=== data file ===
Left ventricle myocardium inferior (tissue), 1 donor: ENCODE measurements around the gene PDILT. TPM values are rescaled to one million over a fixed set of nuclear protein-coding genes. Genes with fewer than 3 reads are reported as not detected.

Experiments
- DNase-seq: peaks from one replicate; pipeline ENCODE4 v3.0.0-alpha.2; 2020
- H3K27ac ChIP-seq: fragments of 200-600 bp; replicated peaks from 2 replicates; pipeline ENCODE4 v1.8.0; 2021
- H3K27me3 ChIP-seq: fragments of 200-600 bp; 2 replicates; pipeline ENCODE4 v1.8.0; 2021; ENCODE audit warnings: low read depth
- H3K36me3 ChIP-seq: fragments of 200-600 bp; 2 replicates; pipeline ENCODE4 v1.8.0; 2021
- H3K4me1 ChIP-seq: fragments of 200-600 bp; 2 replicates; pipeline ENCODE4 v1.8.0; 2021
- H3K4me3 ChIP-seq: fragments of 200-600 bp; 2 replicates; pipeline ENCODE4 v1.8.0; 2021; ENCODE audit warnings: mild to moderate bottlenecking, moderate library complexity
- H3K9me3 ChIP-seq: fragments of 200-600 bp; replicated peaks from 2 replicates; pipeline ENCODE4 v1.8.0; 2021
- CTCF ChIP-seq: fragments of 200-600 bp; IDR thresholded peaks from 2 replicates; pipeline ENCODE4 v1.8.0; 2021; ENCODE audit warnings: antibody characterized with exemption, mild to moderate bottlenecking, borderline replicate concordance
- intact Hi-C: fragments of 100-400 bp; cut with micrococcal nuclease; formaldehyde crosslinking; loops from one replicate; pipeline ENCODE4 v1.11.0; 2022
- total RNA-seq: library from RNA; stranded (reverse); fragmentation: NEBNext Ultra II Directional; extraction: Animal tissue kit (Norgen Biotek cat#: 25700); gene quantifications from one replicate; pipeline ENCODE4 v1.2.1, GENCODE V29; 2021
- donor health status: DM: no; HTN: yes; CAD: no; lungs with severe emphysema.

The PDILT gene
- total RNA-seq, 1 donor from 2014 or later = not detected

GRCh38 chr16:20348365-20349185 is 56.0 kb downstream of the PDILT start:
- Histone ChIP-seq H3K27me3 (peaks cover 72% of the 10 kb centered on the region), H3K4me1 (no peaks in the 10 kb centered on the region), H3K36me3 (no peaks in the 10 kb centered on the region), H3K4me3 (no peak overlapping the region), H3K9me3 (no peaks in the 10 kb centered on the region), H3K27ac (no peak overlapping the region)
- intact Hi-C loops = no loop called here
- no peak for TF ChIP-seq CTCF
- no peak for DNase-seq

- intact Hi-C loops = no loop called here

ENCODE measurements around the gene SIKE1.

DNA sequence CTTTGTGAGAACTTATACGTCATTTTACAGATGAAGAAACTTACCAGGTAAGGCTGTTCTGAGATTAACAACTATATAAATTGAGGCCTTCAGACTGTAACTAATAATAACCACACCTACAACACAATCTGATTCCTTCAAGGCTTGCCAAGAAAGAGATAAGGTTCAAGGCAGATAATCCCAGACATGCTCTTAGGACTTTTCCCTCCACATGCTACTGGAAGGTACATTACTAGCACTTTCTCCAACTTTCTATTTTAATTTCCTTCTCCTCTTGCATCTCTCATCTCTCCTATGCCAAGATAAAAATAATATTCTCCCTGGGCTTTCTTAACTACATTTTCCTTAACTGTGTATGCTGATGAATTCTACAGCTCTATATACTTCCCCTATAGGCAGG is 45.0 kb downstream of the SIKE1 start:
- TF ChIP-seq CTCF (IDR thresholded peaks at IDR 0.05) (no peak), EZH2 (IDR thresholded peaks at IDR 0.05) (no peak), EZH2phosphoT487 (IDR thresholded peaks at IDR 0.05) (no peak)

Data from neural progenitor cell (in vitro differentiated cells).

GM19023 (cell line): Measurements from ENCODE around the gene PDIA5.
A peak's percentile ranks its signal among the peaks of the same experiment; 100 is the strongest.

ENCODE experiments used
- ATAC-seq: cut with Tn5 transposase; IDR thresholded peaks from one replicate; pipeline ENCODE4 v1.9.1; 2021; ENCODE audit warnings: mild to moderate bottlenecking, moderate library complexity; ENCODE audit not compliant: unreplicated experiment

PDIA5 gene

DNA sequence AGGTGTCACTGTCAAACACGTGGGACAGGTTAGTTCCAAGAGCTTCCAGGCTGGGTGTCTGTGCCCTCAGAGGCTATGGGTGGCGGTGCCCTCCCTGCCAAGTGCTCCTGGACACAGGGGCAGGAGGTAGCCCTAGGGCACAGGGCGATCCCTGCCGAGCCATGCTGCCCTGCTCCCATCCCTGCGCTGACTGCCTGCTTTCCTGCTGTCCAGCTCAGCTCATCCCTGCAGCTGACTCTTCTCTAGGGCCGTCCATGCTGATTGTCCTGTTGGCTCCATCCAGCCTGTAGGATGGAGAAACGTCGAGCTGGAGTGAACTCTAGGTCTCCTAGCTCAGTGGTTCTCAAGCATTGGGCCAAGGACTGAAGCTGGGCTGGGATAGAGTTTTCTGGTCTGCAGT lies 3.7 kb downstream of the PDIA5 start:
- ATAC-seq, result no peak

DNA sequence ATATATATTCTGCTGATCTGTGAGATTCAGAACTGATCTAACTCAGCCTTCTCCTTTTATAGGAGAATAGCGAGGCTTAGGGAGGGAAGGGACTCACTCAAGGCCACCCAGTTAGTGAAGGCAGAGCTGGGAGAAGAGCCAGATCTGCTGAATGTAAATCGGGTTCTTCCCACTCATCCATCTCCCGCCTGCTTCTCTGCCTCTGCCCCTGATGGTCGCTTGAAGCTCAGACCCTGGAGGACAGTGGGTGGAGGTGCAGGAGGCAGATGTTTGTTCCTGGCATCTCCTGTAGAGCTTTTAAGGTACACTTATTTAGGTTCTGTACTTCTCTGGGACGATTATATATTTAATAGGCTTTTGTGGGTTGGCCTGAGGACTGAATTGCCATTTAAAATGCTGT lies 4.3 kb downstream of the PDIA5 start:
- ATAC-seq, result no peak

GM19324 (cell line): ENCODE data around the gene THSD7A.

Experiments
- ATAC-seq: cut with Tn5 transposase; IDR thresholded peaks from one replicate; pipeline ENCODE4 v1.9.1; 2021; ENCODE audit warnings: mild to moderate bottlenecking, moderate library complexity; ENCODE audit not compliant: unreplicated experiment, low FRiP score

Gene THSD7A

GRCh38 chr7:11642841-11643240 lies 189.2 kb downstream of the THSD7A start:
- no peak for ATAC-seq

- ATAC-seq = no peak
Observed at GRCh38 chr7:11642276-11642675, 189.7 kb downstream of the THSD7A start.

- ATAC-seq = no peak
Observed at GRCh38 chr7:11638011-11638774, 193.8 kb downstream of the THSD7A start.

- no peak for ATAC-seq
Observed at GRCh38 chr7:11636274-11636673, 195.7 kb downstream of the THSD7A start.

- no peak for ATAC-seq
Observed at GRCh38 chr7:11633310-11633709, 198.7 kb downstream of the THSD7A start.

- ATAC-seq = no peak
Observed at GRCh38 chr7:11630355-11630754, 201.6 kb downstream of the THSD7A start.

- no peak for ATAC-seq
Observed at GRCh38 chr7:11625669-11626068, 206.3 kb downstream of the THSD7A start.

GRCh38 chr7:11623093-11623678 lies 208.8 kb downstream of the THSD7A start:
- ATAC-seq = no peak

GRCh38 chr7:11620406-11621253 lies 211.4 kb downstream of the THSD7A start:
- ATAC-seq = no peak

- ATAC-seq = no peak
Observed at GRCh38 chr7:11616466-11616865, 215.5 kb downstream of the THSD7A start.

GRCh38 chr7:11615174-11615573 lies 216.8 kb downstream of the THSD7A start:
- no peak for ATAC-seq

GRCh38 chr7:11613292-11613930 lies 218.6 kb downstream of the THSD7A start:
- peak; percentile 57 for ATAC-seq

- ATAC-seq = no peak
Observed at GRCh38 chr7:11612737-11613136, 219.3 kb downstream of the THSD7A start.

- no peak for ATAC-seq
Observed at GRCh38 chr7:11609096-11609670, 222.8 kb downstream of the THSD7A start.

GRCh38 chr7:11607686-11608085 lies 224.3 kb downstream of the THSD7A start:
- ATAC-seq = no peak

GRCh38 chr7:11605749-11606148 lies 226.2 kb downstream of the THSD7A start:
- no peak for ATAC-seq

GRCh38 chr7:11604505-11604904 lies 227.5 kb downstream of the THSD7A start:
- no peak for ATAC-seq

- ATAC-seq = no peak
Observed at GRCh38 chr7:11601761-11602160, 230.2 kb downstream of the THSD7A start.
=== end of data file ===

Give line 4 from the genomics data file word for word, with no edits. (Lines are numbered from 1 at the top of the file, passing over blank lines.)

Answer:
- H3K27ac ChIP-seq: fragments of 200-600 bp; replicated peaks from 2 replicates; pipeline ENCODE4 v1.8.0; 2021